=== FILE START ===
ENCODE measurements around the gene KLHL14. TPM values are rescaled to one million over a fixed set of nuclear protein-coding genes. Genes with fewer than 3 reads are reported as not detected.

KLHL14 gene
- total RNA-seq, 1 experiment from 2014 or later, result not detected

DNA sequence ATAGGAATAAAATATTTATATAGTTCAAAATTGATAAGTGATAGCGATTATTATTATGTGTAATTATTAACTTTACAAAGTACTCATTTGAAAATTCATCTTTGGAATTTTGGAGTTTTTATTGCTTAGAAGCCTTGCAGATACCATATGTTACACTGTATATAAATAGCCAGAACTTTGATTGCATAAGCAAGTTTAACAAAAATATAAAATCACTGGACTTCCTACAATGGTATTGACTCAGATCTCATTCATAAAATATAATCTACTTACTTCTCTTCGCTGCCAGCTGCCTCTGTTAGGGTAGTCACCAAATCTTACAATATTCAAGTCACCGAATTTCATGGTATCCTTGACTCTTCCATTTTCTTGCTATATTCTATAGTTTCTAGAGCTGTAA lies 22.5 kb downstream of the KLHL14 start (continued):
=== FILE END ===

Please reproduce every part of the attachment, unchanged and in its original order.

ENCODE measurements around the gene KLHL14. TPM values are rescaled to one million over a fixed set of nuclear protein-coding genes. Genes with fewer than 3 reads are reported as not detected.

KLHL14 gene
- total RNA-seq, 1 experiment from 2014 or later, result not detected

DNA sequence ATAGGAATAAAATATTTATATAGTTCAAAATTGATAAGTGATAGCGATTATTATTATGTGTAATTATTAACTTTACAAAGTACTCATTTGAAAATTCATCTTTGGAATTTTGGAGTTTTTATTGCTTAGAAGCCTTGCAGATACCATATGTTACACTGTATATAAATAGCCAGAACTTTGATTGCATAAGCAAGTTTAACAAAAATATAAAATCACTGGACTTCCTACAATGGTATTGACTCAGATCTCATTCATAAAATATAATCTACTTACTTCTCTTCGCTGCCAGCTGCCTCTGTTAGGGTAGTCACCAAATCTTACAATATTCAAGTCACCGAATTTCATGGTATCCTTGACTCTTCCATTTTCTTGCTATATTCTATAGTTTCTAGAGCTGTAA lies 22.5 kb downstream of the KLHL14 start (continued):